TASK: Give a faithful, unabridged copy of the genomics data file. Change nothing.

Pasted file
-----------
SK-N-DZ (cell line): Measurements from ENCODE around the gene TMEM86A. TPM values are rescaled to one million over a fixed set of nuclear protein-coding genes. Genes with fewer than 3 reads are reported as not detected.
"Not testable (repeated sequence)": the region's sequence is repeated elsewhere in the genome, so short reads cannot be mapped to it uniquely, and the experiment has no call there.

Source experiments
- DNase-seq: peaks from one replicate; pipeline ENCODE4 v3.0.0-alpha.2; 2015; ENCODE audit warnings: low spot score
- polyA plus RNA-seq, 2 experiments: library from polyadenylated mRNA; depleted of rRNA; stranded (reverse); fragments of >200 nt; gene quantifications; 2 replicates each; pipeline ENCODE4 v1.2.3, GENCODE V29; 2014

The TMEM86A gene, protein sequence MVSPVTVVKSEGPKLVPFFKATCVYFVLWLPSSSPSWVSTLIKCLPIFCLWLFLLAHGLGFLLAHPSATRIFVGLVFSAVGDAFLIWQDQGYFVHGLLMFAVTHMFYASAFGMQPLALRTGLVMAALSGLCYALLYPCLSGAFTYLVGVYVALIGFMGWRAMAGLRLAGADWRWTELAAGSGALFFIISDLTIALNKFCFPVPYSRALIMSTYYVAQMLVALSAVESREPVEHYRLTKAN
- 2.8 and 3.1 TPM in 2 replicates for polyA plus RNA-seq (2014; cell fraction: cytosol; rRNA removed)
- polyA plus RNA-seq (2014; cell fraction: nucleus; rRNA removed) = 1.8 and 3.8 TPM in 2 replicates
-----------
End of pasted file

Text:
SK-N-DZ (cell line): Measurements from ENCODE around the gene TMEM86A. TPM values are rescaled to one million over a fixed set of nuclear protein-coding genes. Genes with fewer than 3 reads are reported as not detected.
"Not testable (repeated sequence)": the region's sequence is repeated elsewhere in the genome, so short reads cannot be mapped to it uniquely, and the experiment has no call there.

Source experiments
- DNase-seq: peaks from one replicate; pipeline ENCODE4 v3.0.0-alpha.2; 2015; ENCODE audit warnings: low spot score
- polyA plus RNA-seq, 2 experiments: library from polyadenylated mRNA; depleted of rRNA; stranded (reverse); fragments of >200 nt; gene quantifications; 2 replicates each; pipeline ENCODE4 v1.2.3, GENCODE V29; 2014

The TMEM86A gene, protein sequence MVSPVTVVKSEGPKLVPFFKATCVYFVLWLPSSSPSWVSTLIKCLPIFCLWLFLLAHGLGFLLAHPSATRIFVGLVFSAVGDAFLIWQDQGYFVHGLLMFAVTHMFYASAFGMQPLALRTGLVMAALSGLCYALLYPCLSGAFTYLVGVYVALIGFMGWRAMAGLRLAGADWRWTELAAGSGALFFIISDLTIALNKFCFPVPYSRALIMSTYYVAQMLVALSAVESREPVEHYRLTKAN
- 2.8 and 3.1 TPM in 2 replicates for polyA plus RNA-seq (2014; cell fraction: cytosol; rRNA removed)
- polyA plus RNA-seq (2014; cell fraction: nucleus; rRNA removed) = 1.8 and 3.8 TPM in 2 replicates